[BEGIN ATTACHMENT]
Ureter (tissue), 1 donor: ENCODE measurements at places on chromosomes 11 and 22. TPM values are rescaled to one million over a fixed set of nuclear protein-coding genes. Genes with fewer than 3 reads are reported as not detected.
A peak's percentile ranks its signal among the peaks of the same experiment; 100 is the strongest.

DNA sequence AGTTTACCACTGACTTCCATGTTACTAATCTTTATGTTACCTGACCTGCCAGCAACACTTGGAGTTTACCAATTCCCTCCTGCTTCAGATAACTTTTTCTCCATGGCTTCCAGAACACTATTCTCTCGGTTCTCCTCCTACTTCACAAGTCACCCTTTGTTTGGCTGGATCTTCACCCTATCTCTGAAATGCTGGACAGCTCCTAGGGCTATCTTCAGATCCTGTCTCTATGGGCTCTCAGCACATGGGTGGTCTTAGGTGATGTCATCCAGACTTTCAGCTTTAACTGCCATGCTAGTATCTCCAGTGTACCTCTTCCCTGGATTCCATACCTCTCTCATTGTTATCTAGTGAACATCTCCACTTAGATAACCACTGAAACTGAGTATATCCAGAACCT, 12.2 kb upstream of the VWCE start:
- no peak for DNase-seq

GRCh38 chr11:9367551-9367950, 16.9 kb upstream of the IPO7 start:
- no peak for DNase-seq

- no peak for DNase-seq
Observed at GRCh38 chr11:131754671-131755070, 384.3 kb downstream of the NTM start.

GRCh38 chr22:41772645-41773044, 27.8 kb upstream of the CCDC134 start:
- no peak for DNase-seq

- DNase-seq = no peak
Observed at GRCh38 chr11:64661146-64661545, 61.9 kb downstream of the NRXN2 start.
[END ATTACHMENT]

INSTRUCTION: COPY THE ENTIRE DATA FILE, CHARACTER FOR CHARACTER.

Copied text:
Ureter (tissue), 1 donor: ENCODE measurements at places on chromosomes 11 and 22. TPM values are rescaled to one million over a fixed set of nuclear protein-coding genes. Genes with fewer than 3 reads are reported as not detected.
A peak's percentile ranks its signal among the peaks of the same experiment; 100 is the strongest.

DNA sequence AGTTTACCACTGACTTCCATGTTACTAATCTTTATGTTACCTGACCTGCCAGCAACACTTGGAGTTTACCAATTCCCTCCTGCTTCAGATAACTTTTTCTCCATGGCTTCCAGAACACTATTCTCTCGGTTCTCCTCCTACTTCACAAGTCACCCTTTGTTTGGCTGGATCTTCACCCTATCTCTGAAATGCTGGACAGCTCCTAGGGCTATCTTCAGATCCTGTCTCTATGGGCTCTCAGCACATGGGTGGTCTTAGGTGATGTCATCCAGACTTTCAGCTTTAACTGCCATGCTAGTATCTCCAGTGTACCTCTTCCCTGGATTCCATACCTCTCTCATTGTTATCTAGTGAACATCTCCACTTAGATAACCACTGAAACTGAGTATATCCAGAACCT, 12.2 kb upstream of the VWCE start:
- no peak for DNase-seq

GRCh38 chr11:9367551-9367950, 16.9 kb upstream of the IPO7 start:
- no peak for DNase-seq

- no peak for DNase-seq
Observed at GRCh38 chr11:131754671-131755070, 384.3 kb downstream of the NTM start.

GRCh38 chr22:41772645-41773044, 27.8 kb upstream of the CCDC134 start:
- no peak for DNase-seq

- DNase-seq = no peak
Observed at GRCh38 chr11:64661146-64661545, 61.9 kb downstream of the NRXN2 start.